Seminars at the Faculty of Informatics

An overview of the TrueNorth neuromorphic chip, software and applications

The Faculty of Informatics is pleased to announce a seminar given by Myron Flickner

DATE: Thursday, April 23rd, 2015
PLACE: IDSIA-SUPSI Manno, Anfiteatro (Galleria 2)
TIME: 11:00

Brain inspired architectures offer tremendous promise for real-time low power operation. I will describe TrueNorth, a real-time neurosynaptic processor that implements a non-von Neumann, low-power, scalable, architecture. With 4096 neurosynaptic cores, the TrueNorth chip contains 1 million digital neurons and 256 million synapses tightly interconnected by an event-driven routing infrastructure.  The architecture is well suited to applications that use complex neural networks.  I will also describe the machine learning algorithms and software tooling we created to program the chip.  Finally some applications of the chip running video object recognition algorithms in real-time, while consuming only 63mW of power will be described.

Myron "Flick" Flickner is an engineer, manager, inventor, programmer and author with over 20 patents and 75+ publications in areas of neuromorphic computing, image analysis, computer virus detection, retail,  and human-computer interaction.  Flick currently works at IBM Research as the manager of the software team creating brain inspired low power neuromorphic computer systems.  In 2010 and 2011 Flick was a Product Manager at Google.   From 2003 to 2010 Flick was the Global Retail Industry Leader for IBM Research.  He created and  managed Research projects relevant to the Retail industry and educated industry leaders on disruptive technologies.   A 31+ year IBMer,  Flick joined IBM Research San Jose in 1982 working on automated inspection of thin film disk heads. During 1987-1988 at IBM's Thomas J. Watson Research Center he researched image processing languages and served as IBM's representative to the ANSI X3H3.8/ISO (image processing) standards committee.  He returned to the Almaden Research Center and explored content based image retrieval and created the widely referenced QBIC (Query by Image Content) system.   After that he founded the BlueEyes project to explore how computing experiences change when the computer understand the emotional state of users.  This migrated into a project on Attentive Environments - sensor augmented spaces that are user and context aware - which became the early foundation for IBM's Smart Surveillance System (S3) offering.  His current research interests include software tools and algorithms for spiking neuromorphic systems.  He  received a B.S.(1980) and a M.S.(1982) in Electrical Engineering from Kansas State University.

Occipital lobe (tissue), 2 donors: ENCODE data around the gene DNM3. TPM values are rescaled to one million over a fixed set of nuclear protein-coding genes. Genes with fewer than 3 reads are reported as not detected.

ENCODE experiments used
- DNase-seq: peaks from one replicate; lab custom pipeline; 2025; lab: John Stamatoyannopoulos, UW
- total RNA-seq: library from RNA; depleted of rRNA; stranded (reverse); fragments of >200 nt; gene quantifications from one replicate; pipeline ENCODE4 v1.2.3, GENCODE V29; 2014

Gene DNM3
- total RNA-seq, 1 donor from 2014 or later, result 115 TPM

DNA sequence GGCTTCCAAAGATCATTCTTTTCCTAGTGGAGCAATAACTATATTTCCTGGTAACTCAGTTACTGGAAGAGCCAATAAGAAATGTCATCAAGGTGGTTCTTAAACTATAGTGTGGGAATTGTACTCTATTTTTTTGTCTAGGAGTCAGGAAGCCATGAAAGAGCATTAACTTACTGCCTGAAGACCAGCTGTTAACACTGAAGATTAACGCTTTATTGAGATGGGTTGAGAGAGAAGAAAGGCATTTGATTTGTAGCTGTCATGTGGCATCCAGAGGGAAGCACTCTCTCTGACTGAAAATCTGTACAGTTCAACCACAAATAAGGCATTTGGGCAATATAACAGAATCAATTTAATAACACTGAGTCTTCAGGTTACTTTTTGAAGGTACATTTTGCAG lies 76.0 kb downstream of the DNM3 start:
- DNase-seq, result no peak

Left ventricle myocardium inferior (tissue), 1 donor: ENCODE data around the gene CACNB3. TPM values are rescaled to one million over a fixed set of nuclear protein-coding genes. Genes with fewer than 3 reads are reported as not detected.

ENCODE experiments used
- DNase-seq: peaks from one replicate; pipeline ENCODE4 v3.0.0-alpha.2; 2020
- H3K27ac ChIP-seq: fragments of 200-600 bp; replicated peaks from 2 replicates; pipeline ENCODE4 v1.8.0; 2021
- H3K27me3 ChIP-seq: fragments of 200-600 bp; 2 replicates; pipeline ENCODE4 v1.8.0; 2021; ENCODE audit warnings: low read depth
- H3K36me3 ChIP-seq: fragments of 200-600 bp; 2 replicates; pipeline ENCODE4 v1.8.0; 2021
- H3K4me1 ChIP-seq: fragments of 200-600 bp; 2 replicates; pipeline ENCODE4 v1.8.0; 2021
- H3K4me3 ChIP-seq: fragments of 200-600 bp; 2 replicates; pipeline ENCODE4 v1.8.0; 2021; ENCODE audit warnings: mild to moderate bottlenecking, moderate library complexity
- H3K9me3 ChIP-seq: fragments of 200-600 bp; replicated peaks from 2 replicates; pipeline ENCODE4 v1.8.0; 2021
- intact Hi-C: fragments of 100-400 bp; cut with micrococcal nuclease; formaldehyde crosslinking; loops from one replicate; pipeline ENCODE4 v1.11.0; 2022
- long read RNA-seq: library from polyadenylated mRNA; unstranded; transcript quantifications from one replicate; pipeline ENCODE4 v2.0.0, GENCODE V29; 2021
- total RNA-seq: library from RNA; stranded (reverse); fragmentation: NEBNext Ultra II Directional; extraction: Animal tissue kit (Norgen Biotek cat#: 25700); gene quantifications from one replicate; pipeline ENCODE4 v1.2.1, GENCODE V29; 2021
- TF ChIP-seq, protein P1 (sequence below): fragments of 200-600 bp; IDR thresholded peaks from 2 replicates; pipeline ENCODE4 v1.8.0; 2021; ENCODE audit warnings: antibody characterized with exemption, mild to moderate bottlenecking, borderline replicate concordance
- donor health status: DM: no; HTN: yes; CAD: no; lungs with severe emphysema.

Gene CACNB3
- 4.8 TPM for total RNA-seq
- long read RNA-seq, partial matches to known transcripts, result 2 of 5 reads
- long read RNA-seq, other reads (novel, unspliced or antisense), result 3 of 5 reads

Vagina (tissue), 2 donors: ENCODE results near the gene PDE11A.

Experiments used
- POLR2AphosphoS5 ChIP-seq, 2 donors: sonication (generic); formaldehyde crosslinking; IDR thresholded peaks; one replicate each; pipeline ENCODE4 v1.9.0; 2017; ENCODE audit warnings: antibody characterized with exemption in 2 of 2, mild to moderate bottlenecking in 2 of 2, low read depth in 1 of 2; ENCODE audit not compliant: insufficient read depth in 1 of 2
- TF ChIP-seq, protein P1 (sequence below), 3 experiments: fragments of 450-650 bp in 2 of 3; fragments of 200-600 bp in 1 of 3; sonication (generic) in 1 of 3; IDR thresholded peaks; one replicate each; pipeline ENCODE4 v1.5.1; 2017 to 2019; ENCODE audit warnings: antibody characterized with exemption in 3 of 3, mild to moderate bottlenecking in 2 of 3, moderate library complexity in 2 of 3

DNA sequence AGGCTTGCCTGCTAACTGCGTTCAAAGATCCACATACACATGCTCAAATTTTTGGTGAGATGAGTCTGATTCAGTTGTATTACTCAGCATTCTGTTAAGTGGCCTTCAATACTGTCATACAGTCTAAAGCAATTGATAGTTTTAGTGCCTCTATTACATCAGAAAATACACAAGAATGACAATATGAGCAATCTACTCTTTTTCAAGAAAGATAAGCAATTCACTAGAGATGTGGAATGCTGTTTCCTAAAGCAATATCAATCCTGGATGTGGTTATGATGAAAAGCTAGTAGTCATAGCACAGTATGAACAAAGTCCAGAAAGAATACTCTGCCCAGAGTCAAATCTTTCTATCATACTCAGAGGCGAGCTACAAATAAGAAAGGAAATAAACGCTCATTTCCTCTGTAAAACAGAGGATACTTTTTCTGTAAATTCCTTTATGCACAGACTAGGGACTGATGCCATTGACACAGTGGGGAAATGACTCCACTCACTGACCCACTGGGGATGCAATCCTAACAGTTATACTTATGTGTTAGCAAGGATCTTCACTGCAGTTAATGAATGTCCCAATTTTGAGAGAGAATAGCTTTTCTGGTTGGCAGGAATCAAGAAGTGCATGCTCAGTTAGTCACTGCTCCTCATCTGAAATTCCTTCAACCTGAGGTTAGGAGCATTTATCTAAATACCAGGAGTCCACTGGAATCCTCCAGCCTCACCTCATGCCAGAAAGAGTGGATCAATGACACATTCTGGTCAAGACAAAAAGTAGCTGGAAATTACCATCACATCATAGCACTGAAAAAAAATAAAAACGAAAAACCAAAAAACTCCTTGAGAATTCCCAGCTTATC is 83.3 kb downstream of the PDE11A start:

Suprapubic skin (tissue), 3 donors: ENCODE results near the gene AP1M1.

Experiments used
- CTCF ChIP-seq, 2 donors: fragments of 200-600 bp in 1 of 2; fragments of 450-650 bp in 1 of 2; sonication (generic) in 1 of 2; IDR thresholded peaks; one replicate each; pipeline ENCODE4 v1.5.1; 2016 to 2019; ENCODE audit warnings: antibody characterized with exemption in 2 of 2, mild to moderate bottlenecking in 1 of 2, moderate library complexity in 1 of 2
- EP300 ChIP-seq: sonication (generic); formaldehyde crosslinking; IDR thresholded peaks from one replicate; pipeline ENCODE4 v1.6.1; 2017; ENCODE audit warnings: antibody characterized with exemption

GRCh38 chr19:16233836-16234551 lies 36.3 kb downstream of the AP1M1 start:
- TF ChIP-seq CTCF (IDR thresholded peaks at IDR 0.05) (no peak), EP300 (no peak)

HOST: Prof. Juergen Schmidhuber